Touring while self-reflecting

Omaha, I’m home.

I’m still incredibly exhausted, but delighted that I’m slowly re-entering into my normal routine (like sleeping in my own bed and showering every day).

As usual after every trip, photos start to appear on Facebook. My friend Morgan has  an album on Facebook with the caption, “When in Alaska, you take selfies.”

That’s so true, especially with our group, who was surrounded by gorgeous scenery over the weekend.

Starting Friday morning, we became tourists. The trip shifted focus from learning about others to learning about the nature and landscape of Alaska while snapping a few selfies here and there.  We ended our vacation with a “real” vacation.

We traveled to Seward, which meant we flew to Anchorage and were picked up by our tour guides. We then drove for four hours in two big vans to Seward. It’s usually a two to three- hour drive, but we made several stops along the way.

We stopped at an airfield, watching planes take off and land in the water. We stopped at several places with great views of the mountains. We stopped at the Alaska SeaLife Center in Seward, where we got to see seals and sea lions swim and interact with each other.

I liked seeing all of that, but it was a joy to get back in the van to move on. I loved sitting by the window and watching mountain after mountain and river after river pass us by. I still can’t get over how magnificent those mountains are.

Yet another view of those mountains.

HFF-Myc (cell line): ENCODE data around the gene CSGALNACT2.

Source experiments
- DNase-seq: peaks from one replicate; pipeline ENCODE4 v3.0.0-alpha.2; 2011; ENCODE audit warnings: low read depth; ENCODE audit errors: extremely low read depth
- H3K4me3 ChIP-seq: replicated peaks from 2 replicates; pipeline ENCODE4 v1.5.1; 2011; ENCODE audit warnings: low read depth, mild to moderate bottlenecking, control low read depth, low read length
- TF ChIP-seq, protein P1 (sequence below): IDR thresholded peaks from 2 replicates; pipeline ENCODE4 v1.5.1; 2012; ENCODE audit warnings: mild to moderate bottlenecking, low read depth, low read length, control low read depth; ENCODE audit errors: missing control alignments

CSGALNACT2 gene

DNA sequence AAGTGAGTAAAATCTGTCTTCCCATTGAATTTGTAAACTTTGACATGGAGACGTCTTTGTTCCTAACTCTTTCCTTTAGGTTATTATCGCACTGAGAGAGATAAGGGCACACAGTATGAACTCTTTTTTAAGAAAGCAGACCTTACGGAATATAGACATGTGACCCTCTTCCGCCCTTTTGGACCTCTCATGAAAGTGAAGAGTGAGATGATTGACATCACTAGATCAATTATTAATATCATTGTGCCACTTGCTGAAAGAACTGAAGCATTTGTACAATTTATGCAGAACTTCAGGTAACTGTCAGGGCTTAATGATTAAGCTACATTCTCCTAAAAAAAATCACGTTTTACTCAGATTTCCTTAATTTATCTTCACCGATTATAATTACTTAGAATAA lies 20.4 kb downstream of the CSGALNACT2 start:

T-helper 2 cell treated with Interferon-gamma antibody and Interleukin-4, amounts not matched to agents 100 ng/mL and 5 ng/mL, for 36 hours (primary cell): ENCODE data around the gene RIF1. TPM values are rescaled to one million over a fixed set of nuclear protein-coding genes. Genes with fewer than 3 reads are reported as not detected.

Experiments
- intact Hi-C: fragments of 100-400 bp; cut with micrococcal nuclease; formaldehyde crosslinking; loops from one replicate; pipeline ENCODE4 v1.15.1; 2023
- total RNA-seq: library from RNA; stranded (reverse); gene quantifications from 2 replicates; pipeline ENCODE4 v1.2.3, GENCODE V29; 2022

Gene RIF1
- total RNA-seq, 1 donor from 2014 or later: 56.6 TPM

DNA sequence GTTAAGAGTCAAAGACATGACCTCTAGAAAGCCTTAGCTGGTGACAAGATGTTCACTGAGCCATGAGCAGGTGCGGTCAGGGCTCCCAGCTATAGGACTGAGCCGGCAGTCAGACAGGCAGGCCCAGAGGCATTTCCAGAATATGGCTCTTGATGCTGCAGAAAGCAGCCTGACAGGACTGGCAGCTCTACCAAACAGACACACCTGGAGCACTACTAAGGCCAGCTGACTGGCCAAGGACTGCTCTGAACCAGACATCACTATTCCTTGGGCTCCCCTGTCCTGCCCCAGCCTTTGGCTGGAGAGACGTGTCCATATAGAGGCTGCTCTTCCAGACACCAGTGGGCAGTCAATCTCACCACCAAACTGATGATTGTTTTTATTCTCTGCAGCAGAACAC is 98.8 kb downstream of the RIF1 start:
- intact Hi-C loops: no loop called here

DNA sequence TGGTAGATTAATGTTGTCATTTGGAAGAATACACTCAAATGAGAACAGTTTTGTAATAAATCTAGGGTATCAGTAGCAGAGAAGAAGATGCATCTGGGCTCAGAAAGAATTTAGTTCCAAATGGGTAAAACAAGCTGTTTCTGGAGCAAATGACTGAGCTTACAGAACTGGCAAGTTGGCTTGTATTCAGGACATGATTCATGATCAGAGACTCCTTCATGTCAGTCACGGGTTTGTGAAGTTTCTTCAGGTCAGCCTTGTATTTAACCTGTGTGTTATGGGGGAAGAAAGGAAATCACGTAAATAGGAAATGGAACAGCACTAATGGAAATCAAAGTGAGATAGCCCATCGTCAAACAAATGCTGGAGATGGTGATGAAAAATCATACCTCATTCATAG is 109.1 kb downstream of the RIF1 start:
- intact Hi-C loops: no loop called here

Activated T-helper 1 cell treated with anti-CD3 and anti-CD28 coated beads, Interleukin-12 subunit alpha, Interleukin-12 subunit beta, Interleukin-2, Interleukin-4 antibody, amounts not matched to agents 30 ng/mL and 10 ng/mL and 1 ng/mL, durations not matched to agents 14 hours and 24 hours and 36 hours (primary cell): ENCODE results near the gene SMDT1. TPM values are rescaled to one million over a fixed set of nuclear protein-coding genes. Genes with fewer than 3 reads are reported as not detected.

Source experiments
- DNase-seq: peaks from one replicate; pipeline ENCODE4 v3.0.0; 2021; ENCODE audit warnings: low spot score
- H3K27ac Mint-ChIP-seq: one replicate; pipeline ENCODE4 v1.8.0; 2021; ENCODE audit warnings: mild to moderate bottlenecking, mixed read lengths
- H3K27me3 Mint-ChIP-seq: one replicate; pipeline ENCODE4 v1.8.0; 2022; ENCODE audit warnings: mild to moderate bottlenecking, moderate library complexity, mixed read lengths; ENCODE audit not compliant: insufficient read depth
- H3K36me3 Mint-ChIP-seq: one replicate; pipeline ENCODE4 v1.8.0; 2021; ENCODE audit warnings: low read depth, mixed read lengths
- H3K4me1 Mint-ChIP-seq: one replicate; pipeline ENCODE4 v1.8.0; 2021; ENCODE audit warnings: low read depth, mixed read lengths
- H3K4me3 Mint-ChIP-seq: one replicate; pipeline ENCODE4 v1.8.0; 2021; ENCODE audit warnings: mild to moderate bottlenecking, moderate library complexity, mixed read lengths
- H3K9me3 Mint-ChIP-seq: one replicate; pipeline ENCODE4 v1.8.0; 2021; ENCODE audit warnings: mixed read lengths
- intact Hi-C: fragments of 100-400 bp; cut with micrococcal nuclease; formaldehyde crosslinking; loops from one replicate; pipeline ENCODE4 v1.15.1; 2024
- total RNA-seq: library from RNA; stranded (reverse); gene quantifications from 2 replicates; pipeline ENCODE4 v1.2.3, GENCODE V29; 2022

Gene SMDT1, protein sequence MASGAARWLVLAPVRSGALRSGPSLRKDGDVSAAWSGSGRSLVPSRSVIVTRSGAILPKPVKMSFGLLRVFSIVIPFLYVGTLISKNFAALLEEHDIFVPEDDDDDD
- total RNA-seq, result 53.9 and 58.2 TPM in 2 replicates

Yet another view of those mountains.

Saturday by far was one of my favorite moments of the trip. We spent all day on a boat, touring the Kenai Fjords Natural Park. The boat had a seating area to warm up but both standing and sitting room towards the back, outside. Saturday was one of the rainiest days of our trip, but it was worth it to stand out in the rain.

We saw sea lions, sea otters, porpoise (which are like dolphins), humpback whales, orca whales, tufted puffins, horned puffins, as well as a bald eagle during our six hour tour.

We then floated past the Aialik Glacier and watched parts of it crumble and fall into the water. If you need proof that global warming really does exist, you don’t need much more proof than that.

Standing in front of the Aialik Glacier, holding a chunk of it that has melted off.
Standing in front of the Aialik Glacier, holding a chunk of it that has melted off.

The next day, we climbed to the edge of Exit Glacier, also in Seward, before visiting a little town called Moose Pass, the Wildlife Conservation Center and returning to the airport.

It’s incredible to see the Exit Glacier up close, but it’s even more remarkable to think about how much of it has melted. Along the trail up to the edge of the glacier, there were signs marking where the edge of the glacier was in past years, for example in 1964 and even in the 1800s. It’s nothing now compared to it was back then.

Exit Glacier today
Exit Glacier today

In the past, I have had my doubts about global warming. The issue surrounds politics and so many politicians are involved; it’s hard to know who to listen to. I guess it took a trip to Alaska and to this glacier to truly confirm that global warming is real.

We took selfies by this glacier and now that I look at it, it was almost too appropriate for me to do so. It helped me take a look at myself and what I believe, while letting that glacier appear in the back of my mind, like it did in the back of our pictures, forming my opinion to match what I see.

Leah, Hayley and I near Exit Glacier.
Leah, Hayley and I near Exit Glacier.

 

 

 

 

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